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Old 2005-12-05, 21:23   #3
xilman's Avatar
May 2003
Down not across

3×3,529 Posts

Originally Posted by R.D. Silverman
Do the factoring by resieving.

Save the locations you believe are smooth.
Resieve. Whenever you hit a location that you think is smooth,
instead of accumulating a scaled logarithm of the prime, save the prime itself.

Split the large cofactors by a 'tiny' QS that does not use the large
prime variation. Although for composites of (say) less than 60 digits,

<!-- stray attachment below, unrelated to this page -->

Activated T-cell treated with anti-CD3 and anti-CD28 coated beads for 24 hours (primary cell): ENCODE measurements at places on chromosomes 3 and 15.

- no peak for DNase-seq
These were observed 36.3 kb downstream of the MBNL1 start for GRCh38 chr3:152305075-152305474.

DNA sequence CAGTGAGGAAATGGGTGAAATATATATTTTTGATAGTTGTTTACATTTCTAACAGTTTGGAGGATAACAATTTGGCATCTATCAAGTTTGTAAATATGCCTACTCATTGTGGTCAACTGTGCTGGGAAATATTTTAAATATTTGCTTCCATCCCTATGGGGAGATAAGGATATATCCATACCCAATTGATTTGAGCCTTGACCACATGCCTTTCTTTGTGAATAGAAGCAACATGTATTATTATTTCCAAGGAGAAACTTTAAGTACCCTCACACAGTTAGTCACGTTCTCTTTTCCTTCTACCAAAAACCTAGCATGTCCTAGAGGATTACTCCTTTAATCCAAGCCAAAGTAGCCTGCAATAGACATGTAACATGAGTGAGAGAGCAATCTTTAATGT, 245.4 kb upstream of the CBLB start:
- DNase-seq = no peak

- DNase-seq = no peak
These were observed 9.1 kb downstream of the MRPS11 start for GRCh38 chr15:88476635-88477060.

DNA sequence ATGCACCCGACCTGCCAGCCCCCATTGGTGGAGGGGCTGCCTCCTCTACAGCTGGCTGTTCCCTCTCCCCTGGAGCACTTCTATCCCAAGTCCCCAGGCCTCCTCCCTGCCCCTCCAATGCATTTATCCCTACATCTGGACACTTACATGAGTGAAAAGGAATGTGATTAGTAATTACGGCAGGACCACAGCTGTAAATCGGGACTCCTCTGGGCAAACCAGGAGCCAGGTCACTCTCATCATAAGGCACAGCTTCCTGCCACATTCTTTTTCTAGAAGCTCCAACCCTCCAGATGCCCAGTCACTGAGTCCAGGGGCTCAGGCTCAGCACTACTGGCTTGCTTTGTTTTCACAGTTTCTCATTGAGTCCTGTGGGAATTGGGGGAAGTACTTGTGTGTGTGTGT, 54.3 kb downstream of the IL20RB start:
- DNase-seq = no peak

SQUFOF will be almost as fast.
Good advice.

Arjen Lenstra implemented and I evaluated the use of ECM to split large cofactors. It was better than SQUFOF. We never tried mini-QS.

I even tried using Fermat to split the bicomposites, just for the fun of it. Somewhat to my surprise, it worked remarkably well. It uses such fast primitives that on numbers known to have two factors of similar magnitude it's almost competitive with SQUFOF. I did, of course, employ an early-abort strategy to avoid wasting too much time on any particular cofactor.

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